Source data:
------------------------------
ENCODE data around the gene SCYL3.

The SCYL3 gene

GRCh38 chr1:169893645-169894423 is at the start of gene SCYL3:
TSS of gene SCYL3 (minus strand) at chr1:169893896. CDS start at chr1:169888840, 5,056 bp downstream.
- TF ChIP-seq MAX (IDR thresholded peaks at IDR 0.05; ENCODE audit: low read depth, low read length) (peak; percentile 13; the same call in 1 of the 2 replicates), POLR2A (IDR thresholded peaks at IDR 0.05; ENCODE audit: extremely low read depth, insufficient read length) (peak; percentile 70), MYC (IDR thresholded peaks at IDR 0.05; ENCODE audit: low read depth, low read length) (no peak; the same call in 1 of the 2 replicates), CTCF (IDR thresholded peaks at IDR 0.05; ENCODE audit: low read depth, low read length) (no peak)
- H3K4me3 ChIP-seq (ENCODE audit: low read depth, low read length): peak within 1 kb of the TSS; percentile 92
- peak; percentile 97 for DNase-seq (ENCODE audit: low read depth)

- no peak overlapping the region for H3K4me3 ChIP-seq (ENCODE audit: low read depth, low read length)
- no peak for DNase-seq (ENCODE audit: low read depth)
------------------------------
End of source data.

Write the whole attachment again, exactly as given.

ENCODE data around the gene SCYL3.

The SCYL3 gene

GRCh38 chr1:169893645-169894423 is at the start of gene SCYL3:
TSS of gene SCYL3 (minus strand) at chr1:169893896. CDS start at chr1:169888840, 5,056 bp downstream.
- TF ChIP-seq MAX (IDR thresholded peaks at IDR 0.05; ENCODE audit: low read depth, low read length) (peak; percentile 13; the same call in 1 of the 2 replicates), POLR2A (IDR thresholded peaks at IDR 0.05; ENCODE audit: extremely low read depth, insufficient read length) (peak; percentile 70), MYC (IDR thresholded peaks at IDR 0.05; ENCODE audit: low read depth, low read length) (no peak; the same call in 1 of the 2 replicates), CTCF (IDR thresholded peaks at IDR 0.05; ENCODE audit: low read depth, low read length) (no peak)
- H3K4me3 ChIP-seq (ENCODE audit: low read depth, low read length): peak within 1 kb of the TSS; percentile 92
- peak; percentile 97 for DNase-seq (ENCODE audit: low read depth)

- no peak overlapping the region for H3K4me3 ChIP-seq (ENCODE audit: low read depth, low read length)
- no peak for DNase-seq (ENCODE audit: low read depth)